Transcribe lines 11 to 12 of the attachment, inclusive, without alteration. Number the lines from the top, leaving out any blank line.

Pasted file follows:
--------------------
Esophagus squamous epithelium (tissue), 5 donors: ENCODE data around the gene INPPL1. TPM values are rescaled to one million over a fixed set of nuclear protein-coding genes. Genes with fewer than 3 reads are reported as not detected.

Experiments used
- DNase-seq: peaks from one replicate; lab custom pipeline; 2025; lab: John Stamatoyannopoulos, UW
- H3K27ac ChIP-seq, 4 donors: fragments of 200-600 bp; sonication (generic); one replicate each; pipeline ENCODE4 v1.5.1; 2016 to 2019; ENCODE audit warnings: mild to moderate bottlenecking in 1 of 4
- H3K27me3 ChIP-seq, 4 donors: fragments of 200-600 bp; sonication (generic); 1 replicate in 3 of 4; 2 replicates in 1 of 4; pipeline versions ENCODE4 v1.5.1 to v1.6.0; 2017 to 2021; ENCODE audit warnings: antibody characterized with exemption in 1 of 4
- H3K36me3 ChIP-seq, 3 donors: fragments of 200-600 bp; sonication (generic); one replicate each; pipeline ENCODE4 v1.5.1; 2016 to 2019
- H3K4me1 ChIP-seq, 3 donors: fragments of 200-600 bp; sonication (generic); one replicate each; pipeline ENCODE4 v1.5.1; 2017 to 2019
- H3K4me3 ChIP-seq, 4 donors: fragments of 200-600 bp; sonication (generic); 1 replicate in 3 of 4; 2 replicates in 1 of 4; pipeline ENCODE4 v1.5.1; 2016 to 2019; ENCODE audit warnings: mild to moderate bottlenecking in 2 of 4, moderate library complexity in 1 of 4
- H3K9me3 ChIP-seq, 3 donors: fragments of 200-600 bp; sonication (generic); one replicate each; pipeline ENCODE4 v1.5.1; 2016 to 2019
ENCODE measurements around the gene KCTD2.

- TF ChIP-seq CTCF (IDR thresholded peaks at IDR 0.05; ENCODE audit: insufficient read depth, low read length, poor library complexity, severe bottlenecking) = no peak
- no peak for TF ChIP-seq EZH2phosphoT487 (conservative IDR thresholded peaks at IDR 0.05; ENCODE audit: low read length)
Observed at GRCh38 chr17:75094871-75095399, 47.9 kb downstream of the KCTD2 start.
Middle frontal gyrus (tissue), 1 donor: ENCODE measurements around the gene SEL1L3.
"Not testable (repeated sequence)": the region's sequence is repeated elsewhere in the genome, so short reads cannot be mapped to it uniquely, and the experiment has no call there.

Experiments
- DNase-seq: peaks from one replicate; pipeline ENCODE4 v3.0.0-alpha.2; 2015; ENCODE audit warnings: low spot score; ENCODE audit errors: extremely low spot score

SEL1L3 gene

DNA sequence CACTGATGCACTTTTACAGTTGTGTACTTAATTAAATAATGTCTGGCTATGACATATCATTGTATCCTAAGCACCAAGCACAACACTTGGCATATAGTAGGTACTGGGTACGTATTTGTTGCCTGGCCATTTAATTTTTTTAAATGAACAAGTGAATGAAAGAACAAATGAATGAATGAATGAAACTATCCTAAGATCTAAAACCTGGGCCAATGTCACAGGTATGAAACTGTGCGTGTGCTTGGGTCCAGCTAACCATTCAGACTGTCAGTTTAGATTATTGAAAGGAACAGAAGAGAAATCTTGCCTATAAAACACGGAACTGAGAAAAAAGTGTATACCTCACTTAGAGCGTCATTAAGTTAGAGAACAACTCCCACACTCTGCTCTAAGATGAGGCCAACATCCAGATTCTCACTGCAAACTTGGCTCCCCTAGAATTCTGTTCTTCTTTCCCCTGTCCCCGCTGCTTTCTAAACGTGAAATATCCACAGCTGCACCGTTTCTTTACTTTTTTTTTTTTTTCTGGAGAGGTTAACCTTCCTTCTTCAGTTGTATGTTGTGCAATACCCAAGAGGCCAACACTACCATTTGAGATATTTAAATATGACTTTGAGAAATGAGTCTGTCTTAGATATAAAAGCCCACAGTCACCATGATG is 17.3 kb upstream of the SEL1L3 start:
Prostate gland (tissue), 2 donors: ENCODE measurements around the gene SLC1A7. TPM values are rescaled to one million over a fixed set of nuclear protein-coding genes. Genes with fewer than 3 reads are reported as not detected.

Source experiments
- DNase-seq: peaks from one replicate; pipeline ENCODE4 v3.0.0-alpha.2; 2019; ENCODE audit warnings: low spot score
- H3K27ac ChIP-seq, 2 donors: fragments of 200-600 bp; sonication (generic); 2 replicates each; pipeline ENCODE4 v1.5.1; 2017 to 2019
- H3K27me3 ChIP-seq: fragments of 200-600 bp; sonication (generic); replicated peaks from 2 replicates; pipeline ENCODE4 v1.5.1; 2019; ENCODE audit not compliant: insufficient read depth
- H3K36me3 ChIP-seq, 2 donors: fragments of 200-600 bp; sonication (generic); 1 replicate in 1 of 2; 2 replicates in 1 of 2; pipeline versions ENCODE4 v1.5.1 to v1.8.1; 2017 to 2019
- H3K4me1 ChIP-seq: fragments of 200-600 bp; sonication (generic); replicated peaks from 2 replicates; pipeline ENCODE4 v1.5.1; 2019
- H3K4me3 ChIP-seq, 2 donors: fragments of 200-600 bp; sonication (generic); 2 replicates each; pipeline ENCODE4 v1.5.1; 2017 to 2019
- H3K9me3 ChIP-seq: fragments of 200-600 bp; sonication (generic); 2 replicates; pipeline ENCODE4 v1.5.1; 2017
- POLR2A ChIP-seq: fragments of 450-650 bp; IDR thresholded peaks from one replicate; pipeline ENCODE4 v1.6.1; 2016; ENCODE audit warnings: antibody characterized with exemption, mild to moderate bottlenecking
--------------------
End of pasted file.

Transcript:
- TF ChIP-seq CTCF (IDR thresholded peaks at IDR 0.05; ENCODE audit: insufficient read depth, low read length, poor library complexity, severe bottlenecking) = no peak
- no peak for TF ChIP-seq EZH2phosphoT487 (conservative IDR thresholded peaks at IDR 0.05; ENCODE audit: low read length)